percy-losscreature

percy-losscreature - Walker Percy The Loss of the Creature...

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The Loss of the Creature by Walker Percy Every explorer names his island Formosa, beautiful. To him it is beautiful because, being first, he has access to it and can see it for what it is. But to no one else is it ever as beautiful—except the rare man who manages to recover it, who knows that it has to be recovered. Garcia Lopez de Cárdenas discovered the Grand Canyon and was amazed at the sight. It can be imagined: One crosses miles of desert, breaks through the mesquite, and there it is at one’s feet. Later the government set the place aside as a national park, hoping to pass along to millions the experience of Cárdenas. Does not one see the same sight from the Bright Angel Lodge that Cárdenas saw? The assumption is that the Grand Canyon is a remarkably interesting and beautiful place and that if it had a certain value P for Cárdenas, the same value P may be transmitted to any number of sightseers—just as Banting’s discovery of insulin can be transmitted to any number of diabetics. A counterinfluence is at work, however, and it would be nearer the truth to say that if the place is seen by a million sightseers, a single sightseer does not receive value P but a millionth part of value P. It is assumed that since the Grand Canyon has the fixed interest value P, tours can be organized for any number of people. A man in Boston decides to spend his vacation at the Grand Canyon. He visits his travel bureau, looks at the folder, signs up for a two-week tour. He and his family take the tour, see the Grand Canyon, and return to Boston. May we say that this man has seen the Grand Canyon? Possibly he has. But it is more likely that what he has done is the one sure way not to see the canyon. Why is it almost impossible to gaze directly at the Grand Canyon under these circumstances and see it for what it is—as one picks up a strange object from one’s back yard and gazes directly at it? It is almost impossible because the Grand Canyon, the thing as it is, has been appropriated by the symbolic complex which has already been formed in the sightseer’s mind. Seeing the canyon under approved circumstances is seeing the symbolic complex head on. The thing is no longer the thing as it confronted the Spaniard; it is rather that which has already been formulated—by picture postcard, geography book, tourist folders, and the words Grand Canyon. As a result of this preformulation, the source of the sightseer’s pleasure undergoes a shift. Where the wonder and delight of the Spaniard arose from his penetration of the thing itself, from a progressive discovery of depths, patterns, colors, shadows, etc., now the sightseer measures his satisfaction by the degree to which the canyon conforms to the performed complex. If it does so, if it looks just like the postcard, he is pleased he might even say, “Why it is every bit as beautiful as a picture postcard!” he feels he has not been cheated. But if it does not conform, if the colors are somber, he will not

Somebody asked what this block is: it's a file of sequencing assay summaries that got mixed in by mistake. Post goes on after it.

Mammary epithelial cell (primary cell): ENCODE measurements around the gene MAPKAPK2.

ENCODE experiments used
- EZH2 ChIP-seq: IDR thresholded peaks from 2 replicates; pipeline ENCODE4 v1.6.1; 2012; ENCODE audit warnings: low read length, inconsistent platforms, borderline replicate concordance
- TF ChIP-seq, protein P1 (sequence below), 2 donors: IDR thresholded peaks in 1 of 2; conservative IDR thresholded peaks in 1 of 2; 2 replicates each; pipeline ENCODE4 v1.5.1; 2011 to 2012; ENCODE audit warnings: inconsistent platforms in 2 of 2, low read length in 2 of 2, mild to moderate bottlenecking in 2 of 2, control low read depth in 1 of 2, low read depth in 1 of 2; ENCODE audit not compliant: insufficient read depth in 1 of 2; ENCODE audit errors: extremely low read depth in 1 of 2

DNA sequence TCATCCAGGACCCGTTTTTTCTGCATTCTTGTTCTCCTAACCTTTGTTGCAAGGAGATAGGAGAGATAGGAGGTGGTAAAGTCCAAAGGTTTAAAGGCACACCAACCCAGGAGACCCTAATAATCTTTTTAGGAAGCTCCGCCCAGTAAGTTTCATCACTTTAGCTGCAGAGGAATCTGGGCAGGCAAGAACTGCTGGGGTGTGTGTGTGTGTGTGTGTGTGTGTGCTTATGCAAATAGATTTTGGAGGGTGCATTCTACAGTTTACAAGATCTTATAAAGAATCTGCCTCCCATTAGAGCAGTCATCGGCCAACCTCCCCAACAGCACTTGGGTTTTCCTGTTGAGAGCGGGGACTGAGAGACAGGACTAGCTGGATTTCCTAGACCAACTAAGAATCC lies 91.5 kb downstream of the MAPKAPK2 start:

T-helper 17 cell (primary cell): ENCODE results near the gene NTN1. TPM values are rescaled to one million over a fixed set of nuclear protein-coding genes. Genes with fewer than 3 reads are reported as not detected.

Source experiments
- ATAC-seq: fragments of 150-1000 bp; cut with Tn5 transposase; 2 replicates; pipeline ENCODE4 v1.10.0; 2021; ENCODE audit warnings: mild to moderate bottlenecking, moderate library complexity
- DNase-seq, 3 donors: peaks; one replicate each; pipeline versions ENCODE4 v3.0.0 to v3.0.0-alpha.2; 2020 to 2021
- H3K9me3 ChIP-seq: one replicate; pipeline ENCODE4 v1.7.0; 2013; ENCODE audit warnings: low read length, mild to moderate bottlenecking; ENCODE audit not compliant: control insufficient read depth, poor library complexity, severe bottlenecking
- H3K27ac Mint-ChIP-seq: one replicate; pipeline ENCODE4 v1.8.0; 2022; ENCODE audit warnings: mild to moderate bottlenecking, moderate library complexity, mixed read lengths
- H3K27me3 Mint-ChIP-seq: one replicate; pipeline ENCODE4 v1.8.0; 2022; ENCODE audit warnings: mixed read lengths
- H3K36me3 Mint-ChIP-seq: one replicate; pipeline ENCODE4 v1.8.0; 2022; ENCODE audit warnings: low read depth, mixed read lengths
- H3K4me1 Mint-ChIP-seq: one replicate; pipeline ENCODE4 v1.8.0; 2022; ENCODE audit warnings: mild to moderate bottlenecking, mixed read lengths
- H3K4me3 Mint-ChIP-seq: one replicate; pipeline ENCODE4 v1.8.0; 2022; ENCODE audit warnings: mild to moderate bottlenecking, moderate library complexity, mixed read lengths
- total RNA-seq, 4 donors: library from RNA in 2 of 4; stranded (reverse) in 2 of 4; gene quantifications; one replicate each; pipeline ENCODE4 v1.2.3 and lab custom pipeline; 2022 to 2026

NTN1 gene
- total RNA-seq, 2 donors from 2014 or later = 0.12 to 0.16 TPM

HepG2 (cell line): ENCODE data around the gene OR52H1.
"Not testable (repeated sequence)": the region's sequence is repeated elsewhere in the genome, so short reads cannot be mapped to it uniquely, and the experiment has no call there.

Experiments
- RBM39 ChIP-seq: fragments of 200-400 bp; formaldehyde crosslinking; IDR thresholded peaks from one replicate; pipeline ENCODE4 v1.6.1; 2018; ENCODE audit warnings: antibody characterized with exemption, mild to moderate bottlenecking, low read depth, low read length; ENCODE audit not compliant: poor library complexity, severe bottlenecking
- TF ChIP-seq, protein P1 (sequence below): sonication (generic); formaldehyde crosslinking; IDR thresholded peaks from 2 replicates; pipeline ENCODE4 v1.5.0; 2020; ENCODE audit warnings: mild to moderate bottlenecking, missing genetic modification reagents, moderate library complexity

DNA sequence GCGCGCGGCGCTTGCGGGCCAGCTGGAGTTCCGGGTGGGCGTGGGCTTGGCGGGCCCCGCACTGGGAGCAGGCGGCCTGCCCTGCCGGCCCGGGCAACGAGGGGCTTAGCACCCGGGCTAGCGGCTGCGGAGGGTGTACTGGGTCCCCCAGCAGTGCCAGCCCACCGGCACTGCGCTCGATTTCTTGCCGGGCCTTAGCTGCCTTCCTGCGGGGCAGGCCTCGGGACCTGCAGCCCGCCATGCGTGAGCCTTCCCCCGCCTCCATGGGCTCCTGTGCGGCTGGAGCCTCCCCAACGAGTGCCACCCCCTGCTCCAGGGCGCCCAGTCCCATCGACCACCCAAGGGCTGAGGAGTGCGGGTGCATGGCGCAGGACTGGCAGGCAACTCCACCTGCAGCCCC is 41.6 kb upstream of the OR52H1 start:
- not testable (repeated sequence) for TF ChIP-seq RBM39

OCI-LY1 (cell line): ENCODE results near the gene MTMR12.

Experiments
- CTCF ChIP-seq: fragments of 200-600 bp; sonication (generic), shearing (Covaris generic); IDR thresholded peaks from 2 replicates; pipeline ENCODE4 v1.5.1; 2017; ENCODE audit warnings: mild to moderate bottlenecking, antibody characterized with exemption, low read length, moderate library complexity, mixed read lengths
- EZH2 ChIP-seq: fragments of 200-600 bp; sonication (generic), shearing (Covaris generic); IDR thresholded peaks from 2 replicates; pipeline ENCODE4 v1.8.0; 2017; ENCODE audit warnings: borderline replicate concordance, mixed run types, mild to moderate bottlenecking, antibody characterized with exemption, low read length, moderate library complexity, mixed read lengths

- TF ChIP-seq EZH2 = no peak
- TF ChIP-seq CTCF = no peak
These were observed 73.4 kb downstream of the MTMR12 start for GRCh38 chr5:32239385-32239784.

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This note was uploaded on 04/21/2008 for the course CJ 101 taught by Professor Markowitz during the Spring '08 term at Widener.

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percy-losscreature - Walker Percy The Loss of the Creature...

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